04/27/17 11:30am

Beheaded Trees at Lyric Center garage site, 440 Louisiana St., Downtown, Houston, 77002
 
A weekend wanderer sends a few photos of the new sprouts now poking out of some recently beheaded trees alongside the Lyric Centre parking garage construction site on Smith St. It’s unclear exactly when the shortening occurred, though a shot taken of the site back in late October seems to show at least a few of the trees still tall enough to peek over the construction fencing:

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Stumped Downtown
04/13/17 1:30pm

Former Tree at Axelrad Beer Garden, 1517 Alabama St., Midtown, Houston, TX 77004Swapping in for the tubelight-bedecked elm that’s been standing in the middle of Axelrad Beer Garden at the corner of Almeda Rd. and Alabama St.: this way-past-sapling Shumard red oak, carefully trucked, tipped, and dropped into place earlier this week, as captured in the Yakety-Sax-tracked video montage above. The changeover comes at the end of the original tree’s years-long shuffle toward death, per the bar’s telling: the group was advised to evict the tree when they first started setting up the space — as it was already old, and had been hit pretty hard by that tire-revealing 2011 drought — but opted to keep it around for a few years instead.

Following a recent lightning strike from which it would never quite recover, the tree finally lost enough branches that the bar owners opted to put it out of its misery:

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Series of Tubes in Midtown
03/07/17 11:00am

Tree drama at Allen's Landing, Downtown, Houston, 77002Tree drama at Allen's Landing, Downtown, Houston, 77002

The ongoing saga of the Allen’s Landing trees coming down recently in bits and pieces — apparently the handiwork of an elusive Buffalo Bayou beaver or 2 — has come to a likely end with the non-rodent-assisted removal of the final stumps, Swamplot’s semi-regular Franklin St. correspondent and wildlife tipster notes. But life around the White Oak-Buffalo confluence goes on! Spring is here, which means the ducks have been out and about, while the cranes are busy pulling fledgling parking garage superstructures up into the air:

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Didn’t Leave It To Beavers
02/15/17 1:30pm

Planned Spring Pines Shopping Center, Spring Cypress Rd. at Holzwarth Rd., Spring, TX 77388

Planned Spring Pines Shopping Center, Spring Cypress Rd. at Holzwarth Rd., Spring, TX 77388

The tree evictions appear to have begun on the 14 acres of wooded land near the intersection of Holzworth and Spring Cypress roads marked for that Kroger Marketplace announced last year. A reader snapped some shots of spread gravel and a log stackup on the site (a piece of the larger 50-acre tract outlined in red in Read King’s leasing flier, as shown here). Preliminary plans for the broader Spring Pines Shopping Center include a slew of new retail spots near the Kroger; leasing plans for the soon-to-be-former forest note that the Kroger is almost directly across Spring Cypress from the area’s H-E-B, itself right across FM 2920 from the Aldi grocery store that moved into the area a few years ago:

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Groundwork in Spring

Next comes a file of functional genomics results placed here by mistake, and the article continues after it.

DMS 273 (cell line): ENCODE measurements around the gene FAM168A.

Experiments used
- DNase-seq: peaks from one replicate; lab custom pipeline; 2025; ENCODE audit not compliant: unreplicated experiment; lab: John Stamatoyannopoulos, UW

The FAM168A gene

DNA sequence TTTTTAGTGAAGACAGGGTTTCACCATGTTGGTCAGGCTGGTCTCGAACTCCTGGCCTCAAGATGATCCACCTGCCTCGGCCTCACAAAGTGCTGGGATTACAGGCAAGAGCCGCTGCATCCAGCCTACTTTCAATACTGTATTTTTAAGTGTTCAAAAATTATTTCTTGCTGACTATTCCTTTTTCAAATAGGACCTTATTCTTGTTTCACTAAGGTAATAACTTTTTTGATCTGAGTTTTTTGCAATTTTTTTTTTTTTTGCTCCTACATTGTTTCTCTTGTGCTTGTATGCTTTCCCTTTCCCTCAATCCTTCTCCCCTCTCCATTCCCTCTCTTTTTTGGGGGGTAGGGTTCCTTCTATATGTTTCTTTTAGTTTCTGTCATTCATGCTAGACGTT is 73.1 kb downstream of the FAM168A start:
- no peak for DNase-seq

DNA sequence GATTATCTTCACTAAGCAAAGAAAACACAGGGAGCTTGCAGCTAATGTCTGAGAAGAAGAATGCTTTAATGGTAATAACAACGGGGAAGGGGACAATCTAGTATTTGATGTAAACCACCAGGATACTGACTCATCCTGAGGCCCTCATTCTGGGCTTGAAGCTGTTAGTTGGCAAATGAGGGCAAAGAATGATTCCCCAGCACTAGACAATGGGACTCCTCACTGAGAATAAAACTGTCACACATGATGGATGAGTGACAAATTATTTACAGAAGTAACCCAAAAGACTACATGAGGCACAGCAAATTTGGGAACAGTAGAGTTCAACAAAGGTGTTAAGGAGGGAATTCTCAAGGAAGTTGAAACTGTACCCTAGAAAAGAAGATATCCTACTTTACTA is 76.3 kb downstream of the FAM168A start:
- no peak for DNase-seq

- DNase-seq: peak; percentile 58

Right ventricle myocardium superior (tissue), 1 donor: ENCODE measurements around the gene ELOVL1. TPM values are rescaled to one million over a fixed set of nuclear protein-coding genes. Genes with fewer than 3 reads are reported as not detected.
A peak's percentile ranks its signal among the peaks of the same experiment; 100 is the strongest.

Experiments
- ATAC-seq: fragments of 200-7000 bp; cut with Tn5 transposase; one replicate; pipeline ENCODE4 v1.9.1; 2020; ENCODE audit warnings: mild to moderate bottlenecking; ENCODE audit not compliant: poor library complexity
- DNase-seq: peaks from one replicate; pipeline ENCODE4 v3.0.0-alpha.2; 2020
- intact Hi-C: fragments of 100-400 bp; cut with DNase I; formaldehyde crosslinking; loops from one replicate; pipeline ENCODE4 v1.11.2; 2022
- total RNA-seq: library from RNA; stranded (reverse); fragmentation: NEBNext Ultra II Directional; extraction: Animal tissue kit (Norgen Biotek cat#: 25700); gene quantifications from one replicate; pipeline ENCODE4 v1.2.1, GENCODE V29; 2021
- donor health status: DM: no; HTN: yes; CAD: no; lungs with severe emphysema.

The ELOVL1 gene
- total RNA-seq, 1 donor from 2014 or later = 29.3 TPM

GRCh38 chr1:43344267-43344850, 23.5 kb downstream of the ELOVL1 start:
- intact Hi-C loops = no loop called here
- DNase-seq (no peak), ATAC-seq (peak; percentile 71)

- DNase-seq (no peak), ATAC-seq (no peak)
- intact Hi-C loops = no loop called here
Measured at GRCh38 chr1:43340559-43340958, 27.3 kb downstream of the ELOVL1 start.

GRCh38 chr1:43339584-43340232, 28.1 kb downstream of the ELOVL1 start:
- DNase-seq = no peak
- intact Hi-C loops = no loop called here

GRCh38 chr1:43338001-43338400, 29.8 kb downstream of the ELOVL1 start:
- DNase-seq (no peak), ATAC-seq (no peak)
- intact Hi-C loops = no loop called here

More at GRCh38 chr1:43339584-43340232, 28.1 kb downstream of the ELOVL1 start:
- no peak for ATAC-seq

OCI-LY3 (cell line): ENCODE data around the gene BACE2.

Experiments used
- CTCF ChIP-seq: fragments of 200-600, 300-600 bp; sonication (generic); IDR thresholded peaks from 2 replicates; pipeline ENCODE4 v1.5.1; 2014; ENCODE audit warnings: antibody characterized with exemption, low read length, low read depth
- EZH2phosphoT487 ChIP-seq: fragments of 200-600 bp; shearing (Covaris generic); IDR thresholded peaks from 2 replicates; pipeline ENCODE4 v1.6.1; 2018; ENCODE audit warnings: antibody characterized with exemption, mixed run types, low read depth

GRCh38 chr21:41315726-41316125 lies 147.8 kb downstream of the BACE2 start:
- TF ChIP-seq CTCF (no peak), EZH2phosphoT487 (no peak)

02/14/17 5:30pm

Beaver traces by Buffalo Bayou, Allen's Landing, Houston, 77002

More splinters and shredded bark are the latest clues turned up by Allen’s Landing beaver scrutinizer Christine Wilson. The most recent denudation (shown above) occurred off the park’s walking trail, not far from the aftermath of the last rodent-related incident Wilson documented, just east of the Travis and Milam street bridges over Buffalo Bayou. Another shot from over the weekend provides a wider view of the increasingly sparsely-forested bank:
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Mammals of Allen’s Landing
01/27/17 5:30pm

Dillon Kyle Architecture office, 1500 W. Alabama St., Menil, Houston, 77006

Dillon Kyle Architects’s new dramatically cantilevered headquarters at 1500 West Alabama at the corner with Mulberry St. is now largely enveloped by the leafy wooden screens mentioned in the firm’s announcement of the building early last year. The company moved into the space in December, around the time work crews wrapped up most of the cherry-picker-assisted installation of the paneling (shown below):

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Both Made of Trees
09/19/16 2:00pm

YALE ST.’S MIDDLE-AGED TREES JUST GOT MORE EXPENSIVE TO CHOP DOWN Yale St. Green Corridor, Houston Heights, 77008Now that the petitioning and voting on the matter has wrapped up, The Houston Heights Association and Trees for Houston had a party this weekend to celebrate Yale St.’s designation as the city’s first official green corridor (between 6th and 19th streets. Organizers gave out baby trees as party favors, Nancy Sarnoff reports, noting that the existing treescape is largely the product of area folks planting seedlings “on both sides of the four-lane road in 1986. Volunteers kept them watered and fought city efforts to expand the roadway, which would have eliminated many of the trees.” Houston’s general colorless tree laws give the city jurisdiction over cutting down certain trees more than 20 inches wide; the green corridor label, defined in 1991 but never actually used before now, trims that protection threshold down to just 15 inches wide along the 1.6-mile stretch of Yale. Other than the reduced belt-size standards, the same rules apply for getting approval to cut down a protected tree anyway — whether by planting  new trees, going after tree preservation credits, or making some pay-by-the-inch contributions (as adjusted for inflation) into the parks and rec department’s tree fund. [Houston Chronicle; city tree ordinances] Photo of Yale St. trees: City of Houston